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17 Sep 2008 - 16 Apr 2021
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Finding Arno
 If Peter Arno was still with us (he died in 1968), I imagine he’d feel right at home in New York, New York, 2004.  My guess is that he’d find us just as ridiculous as he found many of his contemporaries.  Today’s character types are not all that different from those Arno scattered among his six hundred drawings and hundred-and-one covers for The New Yorker.  The thin young pouty career men and women, and I-Podded dot-comers snaking through Times Square traffic in their Hummers would prove irresistible to his brush.  How Arno would’ve loved this new millennium with its cell phones, botox, dyed spiked hair, and pierced bodies.  Back in the winter of 1928 in a piece heralding Arno’s very first exhibition of drawings, Time magazine said of him, “he lies in wait for those moments when civilized people burst through their shimmering camouflage of gentility and blatantly expose rage, sex, silliness.”  If Arno was here today, he’d have more than enough work to keep himself busy.
 James Thurber has always been my cartoon god, so it may seem kind of strange that I’ve spent nearly five years working on Peter Arno’s biography.  But tackling Thurber was out of the question.  Harrison Kinney and Burton Bernstein have been there and done that.  So have Richard Tobias, Charles Holmes, Robert Long, Neil Grauer, and Robert Morseberger.
 What brought me to Arno in the Fall of 1999 was the realization that Arno’s life remained unexamined.  Short biographic entries exist, and so do two or three page summaries, but the man who’s often credited with helping to save, resurrect and lift the fledgling New Yorker, deserves more.  I doubt I’ll be pleased when I cross the last “t” and dot the last “i” on Arno’s story, although there have been times when he’s made it difficult for me.  There are some loose ends that I fear will never be tied:  where is the song “My Heart Is On My Sleeve” he is said to have published?  Where is “The Albatross”, the car he designed and had built?  ( it was last seen parked at a gas  station in Chicago in the mid-1980s).  Where is his finished “Western melodrama” mentioned in Look magazine in 1949?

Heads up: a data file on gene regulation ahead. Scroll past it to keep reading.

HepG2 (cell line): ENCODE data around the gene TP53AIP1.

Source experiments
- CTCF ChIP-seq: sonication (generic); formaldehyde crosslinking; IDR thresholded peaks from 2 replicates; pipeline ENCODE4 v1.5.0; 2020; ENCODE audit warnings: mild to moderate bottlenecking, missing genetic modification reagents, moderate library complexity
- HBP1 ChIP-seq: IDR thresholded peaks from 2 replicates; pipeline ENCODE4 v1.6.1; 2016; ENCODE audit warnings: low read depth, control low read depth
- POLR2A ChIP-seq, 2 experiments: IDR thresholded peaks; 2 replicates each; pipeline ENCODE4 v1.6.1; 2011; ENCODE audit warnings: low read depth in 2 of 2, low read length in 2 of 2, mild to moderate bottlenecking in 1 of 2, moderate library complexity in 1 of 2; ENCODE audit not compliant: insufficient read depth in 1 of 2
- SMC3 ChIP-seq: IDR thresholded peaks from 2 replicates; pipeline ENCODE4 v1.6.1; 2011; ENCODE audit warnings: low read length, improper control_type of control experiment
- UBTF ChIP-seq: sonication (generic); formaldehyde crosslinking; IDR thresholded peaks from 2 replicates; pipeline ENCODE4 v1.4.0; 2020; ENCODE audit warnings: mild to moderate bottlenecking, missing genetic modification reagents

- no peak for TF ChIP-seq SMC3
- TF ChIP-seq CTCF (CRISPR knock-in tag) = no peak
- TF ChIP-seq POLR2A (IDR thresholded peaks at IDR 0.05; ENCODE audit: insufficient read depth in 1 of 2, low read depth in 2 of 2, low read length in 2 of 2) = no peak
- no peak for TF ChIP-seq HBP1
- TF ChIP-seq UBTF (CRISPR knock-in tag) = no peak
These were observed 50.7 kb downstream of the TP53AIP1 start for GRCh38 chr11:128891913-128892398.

Chasing Arno’s story sucked me deeper into a world I’ve known since 1977 when The New Yorker finally caved in to my barrage of submissions.  Like a kid in a candy store, I was soon walking the halls of the magazine, then located at 25 West 43rd Street.  In due time I managed to meet cartoon greats like George Booth, Edward Koren, Frank Modell, Henry Martin, Warren Miller, Arnie Levin, Charles Addams, Saul Steinberg, and Charles Saxon, to name but a few. And I met fellow new kids on the block, like Jack Ziegler, Bob Mankoff, Roz Chast, Richard Cline, Mick Stevens, Liza Donnelly, Peter Steiner and Peter Vey.
Arno, like George Price, Charles Addams, and many other cartoonists of that era, was a different breed of cartoonist than today’s lot.  While many of the golden age contributors wrote some (or all) of their ideas, many did not. Today’s cartoonists might take an outside idea once in awhile, but the bulk of their work is their own.  Every cartoonist has an idea about where ideas come from.  I once wrote in an introduction to a collection of cartoons “All cartoonists are spies.  We lurk on the fringes of fads and trends, picking up vital pieces of information.”  I should add that we’re also a bit like sponges – we sop up much of what we come across.  What we’ve taken in blends, churns and mixes in our brains until  amazingly, sometimes startlingly,  an idea  is produced that seems good enough to put down on paper.